Mental Illness is something that has been a problem for a long time but in today’s time, it has started to receive the attention and awareness that it deserves. Mental illness is discussed in many different ways. It receives national media attention when a celebrity is struggling with depression or when a professional athlete struggles with anxiety. A diversity problem that arises within the discussion and awareness of mental health however is the lack of importance the world puts on mental illness within men. In society today, when men come out and say that they’re struggling with their mental health, it is received with ridicule and hate.
Imagine this, you fly across the country to study Communications and Digital Media in Dublin, Ireland. You travel as a white female, twenty one years old, from the southern state of Tennessee. You are so excited to start this new journey at a University that is known to be welcoming, considering it has more exchange students enrolled than Irish Nationals. The problem occurs after your first day of class, when you were told many times by many different Europeans that Americans are dumb, ignorant, selfish, and know nothing about any place outside of United States. You now reconsider your entire decision on coming to this country.
There has been a surge in federal civil rights lawsuits regarding the Americans with Disabilities Act (ADA) over the past decade. Lawsuits involving website accessibility under the ADA are also on the rise, growing 14% year-over-year in 2021. The major complication in all of this is that the ADA, passed by Congress in 1990, predates the earliest websites. Because the law does not explicitly discuss web accessibility, over the past three decades a legal landscape has developed that is both unpredictable and divisive.
For one, rules and regulations for web accessibility are beginning to vary from state to state. Members of Congress are penning letters to the Department of Justice (DOJ) urging them to establish clear accessibility rules for state and local websites. And there are a growing number of inconsistent rulings among that nation’s federal court districts on the subject. This article will explore the urgency of revamping the ADA to account for existing and emerging technology, and how uncertainty continues to grow on how and where the ADA applies.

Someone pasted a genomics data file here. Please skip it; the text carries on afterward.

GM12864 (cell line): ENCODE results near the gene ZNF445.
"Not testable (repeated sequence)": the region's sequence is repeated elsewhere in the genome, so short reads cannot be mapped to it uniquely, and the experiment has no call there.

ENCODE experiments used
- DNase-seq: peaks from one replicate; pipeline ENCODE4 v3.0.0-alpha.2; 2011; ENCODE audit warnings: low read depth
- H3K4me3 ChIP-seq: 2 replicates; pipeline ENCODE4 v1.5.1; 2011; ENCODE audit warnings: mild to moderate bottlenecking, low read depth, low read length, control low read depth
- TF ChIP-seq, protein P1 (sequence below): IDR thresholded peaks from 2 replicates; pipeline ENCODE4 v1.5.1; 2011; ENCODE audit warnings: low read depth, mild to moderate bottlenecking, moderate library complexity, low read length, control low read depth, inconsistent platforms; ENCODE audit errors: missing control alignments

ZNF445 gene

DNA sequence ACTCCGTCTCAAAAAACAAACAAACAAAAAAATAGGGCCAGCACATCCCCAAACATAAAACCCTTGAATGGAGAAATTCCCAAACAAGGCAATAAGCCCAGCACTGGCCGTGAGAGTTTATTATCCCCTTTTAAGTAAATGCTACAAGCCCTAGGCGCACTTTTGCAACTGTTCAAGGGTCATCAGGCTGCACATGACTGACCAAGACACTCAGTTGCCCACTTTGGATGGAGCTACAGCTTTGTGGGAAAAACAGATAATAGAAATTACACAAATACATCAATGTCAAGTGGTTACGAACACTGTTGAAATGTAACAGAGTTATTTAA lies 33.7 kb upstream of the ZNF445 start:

You were at a house-warming party hosted by your immigrant friends from Mexico who just bought their first home. Your excitement was genuine. As you hugged your friend and his wife, you said, “I am so happy for you and your new home, especially in this neighborhood. Unlike other Latino immigrants, you are so accomplished.”
Your comment might have meant to be complimentary. Unfortunately, your Latino friend might have felt you just insulted his entire ethnic group. According to Dr. Derald Wing Sue from Columbia University, such remark falls under microaggressions–verbal, behavioral, or environmental slights that reflect the speaker’s conscious or unconscious stereotyping certain minoritized groups. Other examples include complimenting the English spoken by an Asian, or congratulating a college graduate while saying “You made me proud. I don’t think I have one black friend that has a college degree”. Though meant to compliment the recipient; such comments sadly also insult the ability or intelligence of the social group which the receiver belongs to.
Continue reading Microaggression and Stereotype – by Julia Wai-Yin So
When I was seven years old, I had my first MRI, or Magnetic Resonance Imaging – a medical imaging machine that generates internal images of the body. The tubular machine was quite large in comparison to my petite body. I can still remember how scared I was as they placed headphones twice the size of my head over my ears and pushed me back into the small cylinder. Or how the nurse called the IV that shot cold, contrast dye throughout my bloodstream a “butterfly clip” to ease the nerves. The MRI was ordered to examine my neck and upper spine because I was experiencing a lot of unusual pain there for a child that young. What my family and I didn’t expect was to be in that room for two more hours as they caught a glimpse of something concerning in my lower back.